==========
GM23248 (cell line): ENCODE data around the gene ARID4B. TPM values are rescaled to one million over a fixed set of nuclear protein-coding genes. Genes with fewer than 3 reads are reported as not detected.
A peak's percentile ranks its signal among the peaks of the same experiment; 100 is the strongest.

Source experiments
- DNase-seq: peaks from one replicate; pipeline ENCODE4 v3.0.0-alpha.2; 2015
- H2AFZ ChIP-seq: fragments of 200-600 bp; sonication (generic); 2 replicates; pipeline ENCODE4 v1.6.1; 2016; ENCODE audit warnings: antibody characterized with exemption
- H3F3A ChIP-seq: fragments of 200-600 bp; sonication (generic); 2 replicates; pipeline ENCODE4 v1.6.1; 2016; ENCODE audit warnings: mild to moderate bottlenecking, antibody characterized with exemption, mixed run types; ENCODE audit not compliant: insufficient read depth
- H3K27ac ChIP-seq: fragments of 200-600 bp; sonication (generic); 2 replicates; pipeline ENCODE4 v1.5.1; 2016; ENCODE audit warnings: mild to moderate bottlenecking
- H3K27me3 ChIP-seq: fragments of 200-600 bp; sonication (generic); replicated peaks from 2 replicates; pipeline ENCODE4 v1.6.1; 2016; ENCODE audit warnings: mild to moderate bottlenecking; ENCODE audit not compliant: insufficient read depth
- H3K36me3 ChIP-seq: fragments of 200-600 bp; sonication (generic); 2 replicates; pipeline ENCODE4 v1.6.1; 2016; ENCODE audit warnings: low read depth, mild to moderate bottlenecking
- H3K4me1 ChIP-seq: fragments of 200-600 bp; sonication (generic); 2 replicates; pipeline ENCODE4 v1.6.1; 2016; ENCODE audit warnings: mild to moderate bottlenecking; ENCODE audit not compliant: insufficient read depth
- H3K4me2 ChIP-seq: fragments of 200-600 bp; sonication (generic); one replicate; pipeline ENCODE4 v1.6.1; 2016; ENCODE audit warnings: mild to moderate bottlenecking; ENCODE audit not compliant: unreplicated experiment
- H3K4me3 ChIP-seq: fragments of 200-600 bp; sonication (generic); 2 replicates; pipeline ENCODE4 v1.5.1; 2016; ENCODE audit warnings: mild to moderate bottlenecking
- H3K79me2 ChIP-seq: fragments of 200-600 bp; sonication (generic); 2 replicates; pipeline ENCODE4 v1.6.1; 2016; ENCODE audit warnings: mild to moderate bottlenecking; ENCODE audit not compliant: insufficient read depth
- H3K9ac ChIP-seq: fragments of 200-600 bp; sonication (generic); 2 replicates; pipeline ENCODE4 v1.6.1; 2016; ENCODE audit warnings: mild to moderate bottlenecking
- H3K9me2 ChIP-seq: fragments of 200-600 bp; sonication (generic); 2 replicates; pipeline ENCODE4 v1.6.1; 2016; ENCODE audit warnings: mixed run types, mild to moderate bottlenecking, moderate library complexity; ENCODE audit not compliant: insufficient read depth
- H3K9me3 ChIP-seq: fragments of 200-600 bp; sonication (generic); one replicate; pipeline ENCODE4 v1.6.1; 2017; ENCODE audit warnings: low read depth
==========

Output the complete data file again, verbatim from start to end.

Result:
GM23248 (cell line): ENCODE data around the gene ARID4B. TPM values are rescaled to one million over a fixed set of nuclear protein-coding genes. Genes with fewer than 3 reads are reported as not detected.
A peak's percentile ranks its signal among the peaks of the same experiment; 100 is the strongest.

Source experiments
- DNase-seq: peaks from one replicate; pipeline ENCODE4 v3.0.0-alpha.2; 2015
- H2AFZ ChIP-seq: fragments of 200-600 bp; sonication (generic); 2 replicates; pipeline ENCODE4 v1.6.1; 2016; ENCODE audit warnings: antibody characterized with exemption
- H3F3A ChIP-seq: fragments of 200-600 bp; sonication (generic); 2 replicates; pipeline ENCODE4 v1.6.1; 2016; ENCODE audit warnings: mild to moderate bottlenecking, antibody characterized with exemption, mixed run types; ENCODE audit not compliant: insufficient read depth
- H3K27ac ChIP-seq: fragments of 200-600 bp; sonication (generic); 2 replicates; pipeline ENCODE4 v1.5.1; 2016; ENCODE audit warnings: mild to moderate bottlenecking
- H3K27me3 ChIP-seq: fragments of 200-600 bp; sonication (generic); replicated peaks from 2 replicates; pipeline ENCODE4 v1.6.1; 2016; ENCODE audit warnings: mild to moderate bottlenecking; ENCODE audit not compliant: insufficient read depth
- H3K36me3 ChIP-seq: fragments of 200-600 bp; sonication (generic); 2 replicates; pipeline ENCODE4 v1.6.1; 2016; ENCODE audit warnings: low read depth, mild to moderate bottlenecking
- H3K4me1 ChIP-seq: fragments of 200-600 bp; sonication (generic); 2 replicates; pipeline ENCODE4 v1.6.1; 2016; ENCODE audit warnings: mild to moderate bottlenecking; ENCODE audit not compliant: insufficient read depth
- H3K4me2 ChIP-seq: fragments of 200-600 bp; sonication (generic); one replicate; pipeline ENCODE4 v1.6.1; 2016; ENCODE audit warnings: mild to moderate bottlenecking; ENCODE audit not compliant: unreplicated experiment
- H3K4me3 ChIP-seq: fragments of 200-600 bp; sonication (generic); 2 replicates; pipeline ENCODE4 v1.5.1; 2016; ENCODE audit warnings: mild to moderate bottlenecking
- H3K79me2 ChIP-seq: fragments of 200-600 bp; sonication (generic); 2 replicates; pipeline ENCODE4 v1.6.1; 2016; ENCODE audit warnings: mild to moderate bottlenecking; ENCODE audit not compliant: insufficient read depth
- H3K9ac ChIP-seq: fragments of 200-600 bp; sonication (generic); 2 replicates; pipeline ENCODE4 v1.6.1; 2016; ENCODE audit warnings: mild to moderate bottlenecking
- H3K9me2 ChIP-seq: fragments of 200-600 bp; sonication (generic); 2 replicates; pipeline ENCODE4 v1.6.1; 2016; ENCODE audit warnings: mixed run types, mild to moderate bottlenecking, moderate library complexity; ENCODE audit not compliant: insufficient read depth
- H3K9me3 ChIP-seq: fragments of 200-600 bp; sonication (generic); one replicate; pipeline ENCODE4 v1.6.1; 2017; ENCODE audit warnings: low read depth